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UK authorizes Oxford/AstraZeneca COVID-19 vaccine

Britain’s drug regulator on Wednesday approved the Oxford-AstraZeneca COVID-19 vaccine for use in the UK, according to an official statement, making it the first nation to do so.
 Starting today the National Health Service “will prioritise giving the first dose of the vaccine to those in the most high-risk groups,” said a statement from the Department of Health and Social Care.
 “With two vaccines now approved, we will be able to vaccinate a greater number of people who are at highest risk, protecting them from the disease and reducing mortality and hospitalization,” it added.

The UK rolled out the Pfizer/BioNTech vaccine in early December and more than 600,000 people have so far gotten the jab, according to official figures.

The vaccine AZD1222 or ChAdOx1 nCoV-19 was developed at Oxford University with British-Swedish pharmaceutical company AstraZeneca. Clinical trials showed that it provides 90% protection against Covid-19.

The UK has pre-ordered 100 million doses of the vaccine, which can be stored at normal refrigeration temperatures and will be manufactured by AstraZeneca.

According to the statement, the Joint Committee on Vaccination and Immunisation (JCVI) “has advised the priority should be to give as many people in at-risk groups their first dose, rather than providing the required two doses in as short a time as possible.”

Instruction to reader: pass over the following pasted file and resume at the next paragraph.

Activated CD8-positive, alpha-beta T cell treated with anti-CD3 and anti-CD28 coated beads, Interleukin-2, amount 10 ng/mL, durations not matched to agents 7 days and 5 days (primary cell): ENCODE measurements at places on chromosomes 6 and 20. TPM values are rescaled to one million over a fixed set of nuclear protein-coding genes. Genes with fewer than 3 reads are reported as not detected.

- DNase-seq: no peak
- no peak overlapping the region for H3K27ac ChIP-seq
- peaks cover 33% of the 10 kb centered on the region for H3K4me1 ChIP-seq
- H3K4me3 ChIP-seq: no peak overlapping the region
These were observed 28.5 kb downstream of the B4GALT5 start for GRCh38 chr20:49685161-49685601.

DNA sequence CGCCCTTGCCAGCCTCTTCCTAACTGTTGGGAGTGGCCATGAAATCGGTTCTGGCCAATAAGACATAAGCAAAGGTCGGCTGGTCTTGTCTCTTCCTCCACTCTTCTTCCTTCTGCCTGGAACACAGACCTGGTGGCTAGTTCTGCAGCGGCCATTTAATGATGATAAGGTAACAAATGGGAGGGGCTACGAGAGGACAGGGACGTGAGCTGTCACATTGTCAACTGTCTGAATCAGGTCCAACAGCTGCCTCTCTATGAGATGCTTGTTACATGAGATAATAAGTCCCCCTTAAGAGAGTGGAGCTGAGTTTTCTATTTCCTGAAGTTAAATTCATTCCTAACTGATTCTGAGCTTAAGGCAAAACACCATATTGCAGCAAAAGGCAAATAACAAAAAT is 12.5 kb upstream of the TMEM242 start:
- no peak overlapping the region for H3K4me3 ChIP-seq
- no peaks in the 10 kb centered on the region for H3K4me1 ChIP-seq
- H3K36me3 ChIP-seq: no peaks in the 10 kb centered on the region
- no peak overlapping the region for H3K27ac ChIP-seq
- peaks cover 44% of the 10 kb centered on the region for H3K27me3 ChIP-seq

It added: “Everyone will still receive their second dose and this will be within 12 weeks of their first. The second dose completes the course and is important for longer term protection.”

Health Secretary Matt Hancock said the Oxford vaccine will be rolled out next week, starting Jan. 4.

"It's very good news for accelerating the vaccine rollout. It brings forward the day we can get our lives back to normal,” he said, speaking to SkyNews.

"The vaccine is our way out of the pandemic."

Hailing the “truly fantastic news,” Prime Minister Boris Johnson said the UK “will move to vaccinate as many people as quickly as possible.”

Britain on Tuesday reported 53,135 new COVID-19 cases over the past 24 hours, the highest single-day rise in infections since the start of the pandemic.

The overall death toll has reached 71,567 with 414 additional fatalities reported Tuesday, keeping the country at the top of the chart with the highest death tolls in Europe.

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